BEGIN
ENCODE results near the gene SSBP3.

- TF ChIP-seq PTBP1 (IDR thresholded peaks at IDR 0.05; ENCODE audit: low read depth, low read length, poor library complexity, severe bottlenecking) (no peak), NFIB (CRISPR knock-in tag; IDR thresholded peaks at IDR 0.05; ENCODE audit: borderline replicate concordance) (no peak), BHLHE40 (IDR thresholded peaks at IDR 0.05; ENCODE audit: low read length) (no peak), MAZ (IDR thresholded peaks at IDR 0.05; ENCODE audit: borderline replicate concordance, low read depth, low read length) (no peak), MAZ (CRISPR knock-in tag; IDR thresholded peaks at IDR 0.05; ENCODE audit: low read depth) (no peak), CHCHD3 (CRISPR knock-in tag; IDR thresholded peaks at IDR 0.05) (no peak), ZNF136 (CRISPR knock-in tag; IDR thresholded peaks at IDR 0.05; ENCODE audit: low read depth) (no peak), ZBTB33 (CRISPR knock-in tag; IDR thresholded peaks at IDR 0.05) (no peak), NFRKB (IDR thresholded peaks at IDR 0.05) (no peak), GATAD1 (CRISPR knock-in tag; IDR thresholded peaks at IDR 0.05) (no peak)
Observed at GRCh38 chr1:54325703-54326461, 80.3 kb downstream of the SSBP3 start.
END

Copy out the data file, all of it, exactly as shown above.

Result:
ENCODE results near the gene SSBP3.

- TF ChIP-seq PTBP1 (IDR thresholded peaks at IDR 0.05; ENCODE audit: low read depth, low read length, poor library complexity, severe bottlenecking) (no peak), NFIB (CRISPR knock-in tag; IDR thresholded peaks at IDR 0.05; ENCODE audit: borderline replicate concordance) (no peak), BHLHE40 (IDR thresholded peaks at IDR 0.05; ENCODE audit: low read length) (no peak), MAZ (IDR thresholded peaks at IDR 0.05; ENCODE audit: borderline replicate concordance, low read depth, low read length) (no peak), MAZ (CRISPR knock-in tag; IDR thresholded peaks at IDR 0.05; ENCODE audit: low read depth) (no peak), CHCHD3 (CRISPR knock-in tag; IDR thresholded peaks at IDR 0.05) (no peak), ZNF136 (CRISPR knock-in tag; IDR thresholded peaks at IDR 0.05; ENCODE audit: low read depth) (no peak), ZBTB33 (CRISPR knock-in tag; IDR thresholded peaks at IDR 0.05) (no peak), NFRKB (IDR thresholded peaks at IDR 0.05) (no peak), GATAD1 (CRISPR knock-in tag; IDR thresholded peaks at IDR 0.05) (no peak)
Observed at GRCh38 chr1:54325703-54326461, 80.3 kb downstream of the SSBP3 start.